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Camden New Journal - by JOHN GULLIVER
Published: 12 July 2007
cllr Theo Blackwell
Cllr Theo Blackwell
Axing council adverts seen as attack on CNJ

Switch to internet hits tenants, Labour politician warns

ACCUSATIONS that the Town Hall is damaging the Camden New Journal by withdrawing advertisements have been made by a senior Labour councillor.
In his internet blog, Councillor Theo Blackwell points to a recent decision by the ruling Lib Dem-Tory coalition to kill a weekly page – often two pages – of “choice-based lettings”(CBL), where tenants bid for council flats of their liking.
This was a new type of advertisement pioneered by the Town Hall three years ago that proved popular with tenants.
As part of its cuts, the council now wants tenants to consult the advertisement on its website.
“So less of the advertising cash for the CNJ in order to save costs,” says Cllr Blackwell in his blog, a website where he comments on Town Hall affairs.
The council will continue to book a smaller weekly space in the New Journal, presumably telling tenants where to find the CBL advertisement.
“Clearly, less CBL means fewer readers – a very handy unintended consequence for officers and politicians long fed up with the kicking the CNJ gives them each week...” writes Cllr Blackwell.
Arguing that the weekly advertisement should stay in the New Journal, Cllr Blackwell says council tenants “with much lower rates of internet access” will not now be able to turn to their “favourite local paper” for details of the lettings.
He contrasts this with “rich residents” who have “ready access” to the internet and are able to see public notices of “next-door” developments in another local paper, the Ham and High.
His blog appears in the same week as a letter arrived at the CNJ from director of housing Neil Litherland confirming the withdrawal of the CBL advertisement and its replacement by a smaller one.
He had replied to a letter by CNJ editor Eric Gordon complaining that the withdrawal of the advertisement would hit the very people – the poor and the disadvantaged – who are unlikely to use the internet.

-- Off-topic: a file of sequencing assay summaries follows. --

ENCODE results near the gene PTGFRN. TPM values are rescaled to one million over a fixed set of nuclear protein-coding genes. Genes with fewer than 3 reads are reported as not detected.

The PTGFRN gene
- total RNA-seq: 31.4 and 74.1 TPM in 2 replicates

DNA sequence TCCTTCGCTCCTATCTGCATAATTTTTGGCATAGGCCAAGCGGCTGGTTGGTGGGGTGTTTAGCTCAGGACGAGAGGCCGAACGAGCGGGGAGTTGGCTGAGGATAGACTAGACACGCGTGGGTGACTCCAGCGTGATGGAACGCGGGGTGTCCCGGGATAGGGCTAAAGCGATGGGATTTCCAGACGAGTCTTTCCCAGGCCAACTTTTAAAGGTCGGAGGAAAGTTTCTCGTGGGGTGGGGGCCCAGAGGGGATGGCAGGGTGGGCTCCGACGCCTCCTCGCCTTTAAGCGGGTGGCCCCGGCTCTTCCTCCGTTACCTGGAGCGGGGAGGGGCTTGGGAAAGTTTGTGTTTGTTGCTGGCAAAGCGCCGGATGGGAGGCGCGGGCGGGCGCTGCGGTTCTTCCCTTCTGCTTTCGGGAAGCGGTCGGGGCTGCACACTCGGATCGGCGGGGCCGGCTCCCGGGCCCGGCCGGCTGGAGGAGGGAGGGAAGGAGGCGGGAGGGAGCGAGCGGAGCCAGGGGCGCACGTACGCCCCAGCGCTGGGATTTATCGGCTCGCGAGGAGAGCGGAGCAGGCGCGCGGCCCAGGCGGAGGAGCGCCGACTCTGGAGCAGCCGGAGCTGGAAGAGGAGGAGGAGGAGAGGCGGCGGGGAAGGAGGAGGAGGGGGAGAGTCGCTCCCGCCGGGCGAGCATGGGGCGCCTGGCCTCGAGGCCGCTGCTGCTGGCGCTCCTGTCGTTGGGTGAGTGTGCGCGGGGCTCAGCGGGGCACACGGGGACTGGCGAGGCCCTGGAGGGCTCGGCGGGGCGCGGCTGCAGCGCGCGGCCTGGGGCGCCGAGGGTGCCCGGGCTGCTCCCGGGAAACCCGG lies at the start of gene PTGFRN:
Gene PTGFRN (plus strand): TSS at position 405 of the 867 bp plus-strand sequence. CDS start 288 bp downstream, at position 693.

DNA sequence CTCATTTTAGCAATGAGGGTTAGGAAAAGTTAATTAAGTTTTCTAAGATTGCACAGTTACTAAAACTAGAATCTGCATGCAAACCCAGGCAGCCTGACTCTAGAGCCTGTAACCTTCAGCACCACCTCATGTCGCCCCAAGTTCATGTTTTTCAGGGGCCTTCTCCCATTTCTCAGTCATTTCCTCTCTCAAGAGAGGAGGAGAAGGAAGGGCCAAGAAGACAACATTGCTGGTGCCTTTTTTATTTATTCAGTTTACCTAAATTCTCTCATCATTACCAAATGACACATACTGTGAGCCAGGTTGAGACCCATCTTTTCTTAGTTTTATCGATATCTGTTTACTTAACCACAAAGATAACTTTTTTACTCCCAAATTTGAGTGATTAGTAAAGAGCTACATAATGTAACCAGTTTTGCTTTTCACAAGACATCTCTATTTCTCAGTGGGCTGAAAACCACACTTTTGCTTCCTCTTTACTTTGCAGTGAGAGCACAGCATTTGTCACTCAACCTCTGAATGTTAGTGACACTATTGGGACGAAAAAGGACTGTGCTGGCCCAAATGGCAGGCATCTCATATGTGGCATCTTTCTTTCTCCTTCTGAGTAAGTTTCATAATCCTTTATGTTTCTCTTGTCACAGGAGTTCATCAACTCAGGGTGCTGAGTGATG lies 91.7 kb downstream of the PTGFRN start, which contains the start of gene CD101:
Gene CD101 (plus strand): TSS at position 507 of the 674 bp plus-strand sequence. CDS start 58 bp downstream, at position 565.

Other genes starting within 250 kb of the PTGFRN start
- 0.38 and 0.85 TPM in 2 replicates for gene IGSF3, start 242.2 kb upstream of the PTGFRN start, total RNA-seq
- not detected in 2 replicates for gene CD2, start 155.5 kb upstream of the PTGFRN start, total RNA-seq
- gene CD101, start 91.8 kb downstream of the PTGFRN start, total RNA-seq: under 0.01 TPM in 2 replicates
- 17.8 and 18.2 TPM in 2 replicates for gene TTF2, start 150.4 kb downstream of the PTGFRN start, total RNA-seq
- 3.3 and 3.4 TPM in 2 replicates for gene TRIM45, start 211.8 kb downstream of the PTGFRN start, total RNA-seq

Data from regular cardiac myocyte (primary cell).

MORE proof that the CNJ is the best-read paper in Camden has come in details of a recent survey carried out by Camden Council.

Asked about “local media sources”, the survey showed the CNJ is “most often used”. Altogether, according to the survey, a third of residents (31 per cent) read the CNJ on a “regular basis” compared to nine per cent who read the council’s publication, Your Camden, which is put out 11 months a year.

MEANWHILE, a government paper sent to all local authorities in Britain suggests they consider using the internet to publish public notices.

The recommendation is based on research carried out in one borough – Camden.
The survey revealed that only 1.4 per cent of residents in Camden stated they knew of public notices through a newspaper.
The only newspaper carrying public notices in the borough is the Ham and High, which won a tender in competition with the CNJ several years ago, apparently offering space at a fraction of the usual price charged by weekly newspapers.

The Editor writes:

A question of press freedom in the balance

WE have been here before.
In the 1990s Camden Council tried to throttle the Camden New Journal following critical articles that had appeared in the paper.
It advertised public notices less frequently, thus spending less revenue with the CNJ. Senior officers also banned the distribution of the paper within the Town Hall. We went public and argued our corner, attracting support from a wide spectrum of the population.

That battle was won.

Recently we have upbraided council plans to sell-off care homes for the elderly and auction off the ‘family silver’ of street properties.
We have also shown how wrong it is for the council to ignore the loud pleas by parents for a secondary school in the south of the borough where there is none.
Now, all signs suggest the new Lib Dem-Tory coalition are repeating what their predecessors tried and failed to achieve.
They are trying to syphon off revenue from the CNJ (See page 6) by withdrawing the weekly advertisement which allows tenants to bid for lettings.
This is a public service advertisement, but the council appears not to be concerned with its duty to serve the public – an ethos espoused by all good civil servants.
The political rulers appear to be more interested in attempting to stifle the voice of this newspaper.

A newspaper should do its best to reflect the readership it reaches out to.
Our paper has grown over the years. We are the most popular paper in Camden. We have won several awards. Even the council’s own latest survey shows we are the best-read paper in the borough.

We are not owned by a large publishing group – unlike the Ham and High.
We are the only independently-owned mainstream weekly paper in Britain.
We, as a company limited by guarantee, are the only “non-profit distributing” weekly paper in Britain. A proprietor cannot dictate our editorial stance. There are no shareholders to wield influence.

The council will argue its withdrawal of advertisements is on economic grounds. There are many councillors – Lib-Demers and Labour – who would probably disagree.
We can only repeat that our editorial policy will remain unchanged

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